Variable inclusion and shrinkage algorithms
 Journal of the American Statistical Association
, 2008
"... The Lasso is a popular and computationally efficient procedure for automatically performing both variable selection and coefficient shrinkage on linear regression models. One limitation of the Lasso is that the same tuning parameter is used for both variable selection and shrinkage. As a result, it ..."
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Cited by 13 (7 self)
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The Lasso is a popular and computationally efficient procedure for automatically performing both variable selection and coefficient shrinkage on linear regression models. One limitation of the Lasso is that the same tuning parameter is used for both variable selection and shrinkage. As a result, it typically ends up selecting a model with too many variables to prevent over shrinkage of the regression coefficients. We suggest an improved class of methods called ”Variable Inclusion and Shrinkage Algorithms” (VISA). Our approach is capable of selecting sparse models while avoiding over shrinkage problems and uses a path algorithm so is also computationally efficient. We show through extensive simulations that VISA significantly outperforms the Lasso and also provides improvements over more recent procedures, such as the Dantzig selector, Relaxed Lasso and Adaptive Lasso. In addition, we provide theoretical justification for VISA in terms of nonasymptotic bounds on the estimation error that suggest it should exhibit good performance even for large numbers of predictors. Finally, we extend the VISA methodology, path algorithm, and theoretical bounds to the Generalized Linear Models framework.
Heterogeneous Multitask Learning with Joint Sparsity Constraints
"... Multitask learning addresses the problem of learning related tasks that presumably share some commonalities on their inputoutput mapping functions. Previous approaches to multitask learning usually deal with homogeneous tasks, such as purely regression tasks, or entirely classification tasks. In th ..."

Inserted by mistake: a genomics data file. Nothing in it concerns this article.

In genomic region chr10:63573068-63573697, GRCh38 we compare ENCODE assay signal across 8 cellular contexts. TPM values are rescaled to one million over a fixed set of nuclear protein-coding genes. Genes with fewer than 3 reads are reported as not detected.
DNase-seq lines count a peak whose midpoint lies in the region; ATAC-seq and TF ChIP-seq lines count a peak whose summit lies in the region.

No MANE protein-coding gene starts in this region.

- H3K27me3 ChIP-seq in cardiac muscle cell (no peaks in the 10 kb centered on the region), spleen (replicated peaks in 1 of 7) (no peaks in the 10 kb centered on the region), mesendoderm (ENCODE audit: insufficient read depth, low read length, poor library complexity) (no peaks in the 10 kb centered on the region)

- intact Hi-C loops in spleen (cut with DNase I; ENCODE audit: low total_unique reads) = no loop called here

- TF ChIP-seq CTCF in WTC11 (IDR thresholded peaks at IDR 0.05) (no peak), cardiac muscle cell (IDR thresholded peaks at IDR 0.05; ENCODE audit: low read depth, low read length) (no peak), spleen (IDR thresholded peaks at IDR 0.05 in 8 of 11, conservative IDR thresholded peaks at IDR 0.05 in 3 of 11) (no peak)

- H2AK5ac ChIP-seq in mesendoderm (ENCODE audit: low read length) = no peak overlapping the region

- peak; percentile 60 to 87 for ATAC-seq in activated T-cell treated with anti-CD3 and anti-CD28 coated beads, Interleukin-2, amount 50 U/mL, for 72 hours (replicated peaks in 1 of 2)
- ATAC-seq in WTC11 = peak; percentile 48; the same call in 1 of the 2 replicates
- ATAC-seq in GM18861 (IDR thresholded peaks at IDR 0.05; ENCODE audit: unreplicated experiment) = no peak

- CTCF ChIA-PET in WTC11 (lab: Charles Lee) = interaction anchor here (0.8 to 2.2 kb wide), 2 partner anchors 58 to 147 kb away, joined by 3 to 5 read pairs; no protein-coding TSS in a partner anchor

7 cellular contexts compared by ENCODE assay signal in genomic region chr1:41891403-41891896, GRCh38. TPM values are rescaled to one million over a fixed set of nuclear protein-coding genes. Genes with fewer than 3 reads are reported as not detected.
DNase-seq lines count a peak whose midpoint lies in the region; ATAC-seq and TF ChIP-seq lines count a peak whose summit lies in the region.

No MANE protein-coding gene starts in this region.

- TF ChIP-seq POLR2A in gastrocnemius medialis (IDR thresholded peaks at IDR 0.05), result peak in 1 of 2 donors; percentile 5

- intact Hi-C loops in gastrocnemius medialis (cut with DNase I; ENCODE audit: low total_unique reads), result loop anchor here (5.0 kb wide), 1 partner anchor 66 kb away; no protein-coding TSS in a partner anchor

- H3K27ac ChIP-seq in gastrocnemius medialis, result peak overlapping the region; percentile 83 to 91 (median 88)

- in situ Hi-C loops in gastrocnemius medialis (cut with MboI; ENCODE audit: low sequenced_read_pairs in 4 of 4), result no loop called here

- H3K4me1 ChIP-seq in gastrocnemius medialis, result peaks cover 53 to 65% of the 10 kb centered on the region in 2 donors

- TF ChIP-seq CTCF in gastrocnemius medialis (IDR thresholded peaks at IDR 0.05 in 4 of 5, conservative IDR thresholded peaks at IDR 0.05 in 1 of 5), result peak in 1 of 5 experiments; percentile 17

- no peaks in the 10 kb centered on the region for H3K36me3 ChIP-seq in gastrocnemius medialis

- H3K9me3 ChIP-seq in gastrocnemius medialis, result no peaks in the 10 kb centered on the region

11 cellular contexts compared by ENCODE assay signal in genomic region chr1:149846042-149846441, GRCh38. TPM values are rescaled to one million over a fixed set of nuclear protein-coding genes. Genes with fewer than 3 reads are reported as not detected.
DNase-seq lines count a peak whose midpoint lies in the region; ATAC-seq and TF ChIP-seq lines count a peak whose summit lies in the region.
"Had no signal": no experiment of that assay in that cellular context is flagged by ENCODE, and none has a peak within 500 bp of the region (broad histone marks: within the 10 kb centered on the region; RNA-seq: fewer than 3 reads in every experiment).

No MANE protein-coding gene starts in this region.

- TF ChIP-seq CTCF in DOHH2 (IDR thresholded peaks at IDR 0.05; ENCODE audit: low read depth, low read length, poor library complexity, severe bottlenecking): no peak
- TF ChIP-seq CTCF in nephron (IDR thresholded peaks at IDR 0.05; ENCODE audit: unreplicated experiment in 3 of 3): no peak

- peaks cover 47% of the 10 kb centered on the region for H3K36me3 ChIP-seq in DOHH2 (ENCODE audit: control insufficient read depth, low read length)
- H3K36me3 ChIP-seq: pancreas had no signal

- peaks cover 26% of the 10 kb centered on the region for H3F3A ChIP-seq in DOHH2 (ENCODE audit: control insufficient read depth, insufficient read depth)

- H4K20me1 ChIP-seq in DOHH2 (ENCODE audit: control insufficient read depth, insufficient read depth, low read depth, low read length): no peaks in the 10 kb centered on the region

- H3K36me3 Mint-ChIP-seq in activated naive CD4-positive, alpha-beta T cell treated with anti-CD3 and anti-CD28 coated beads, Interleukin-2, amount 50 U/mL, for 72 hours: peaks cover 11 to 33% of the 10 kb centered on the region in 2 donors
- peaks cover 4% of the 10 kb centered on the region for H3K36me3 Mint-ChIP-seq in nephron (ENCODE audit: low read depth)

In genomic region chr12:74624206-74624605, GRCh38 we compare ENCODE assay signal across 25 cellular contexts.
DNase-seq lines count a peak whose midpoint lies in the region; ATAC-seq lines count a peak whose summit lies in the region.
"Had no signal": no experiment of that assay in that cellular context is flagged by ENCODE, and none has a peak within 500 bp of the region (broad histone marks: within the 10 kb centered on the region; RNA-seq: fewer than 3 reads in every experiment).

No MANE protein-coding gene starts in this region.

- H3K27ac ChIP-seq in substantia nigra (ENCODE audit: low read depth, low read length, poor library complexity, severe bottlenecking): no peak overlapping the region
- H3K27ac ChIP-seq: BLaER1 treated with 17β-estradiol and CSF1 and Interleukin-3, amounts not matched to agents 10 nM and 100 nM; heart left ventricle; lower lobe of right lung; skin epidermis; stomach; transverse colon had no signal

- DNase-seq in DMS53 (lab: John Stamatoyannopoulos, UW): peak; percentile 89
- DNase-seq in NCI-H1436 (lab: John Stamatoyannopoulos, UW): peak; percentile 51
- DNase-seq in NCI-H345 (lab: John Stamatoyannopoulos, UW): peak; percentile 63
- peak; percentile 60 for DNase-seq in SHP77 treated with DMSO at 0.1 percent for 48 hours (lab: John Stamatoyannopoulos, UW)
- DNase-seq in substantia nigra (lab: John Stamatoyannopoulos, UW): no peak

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Cited by 13 (0 self)
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Multitask learning addresses the problem of learning related tasks that presumably share some commonalities on their inputoutput mapping functions. Previous approaches to multitask learning usually deal with homogeneous tasks, such as purely regression tasks, or entirely classification tasks. In this paper, we consider the problem of learning multiple related tasks of predicting both continuous and discrete outputs from a common set of input variables that lie in a highdimensional feature space. All of the tasks are related in the sense that they share the same set of relevant input variables, but the amount of influence of each input on different outputs may vary. We formulate this problem as a combination of linear regressions and logistic regressions, and model the joint sparsity as L1/L ∞ or L1/L2 norm of the model parameters. Among several possible applications, our approach addresses an important open problem in genetic association mapping, where the goal is to discover genetic markers that influence multiple correlated traits jointly. In our experiments, we demonstrate our method in this setting, using simulated and clinical asthma datasets, and we show that our method can effectively recover the relevant inputs with respect to all of the tasks. 1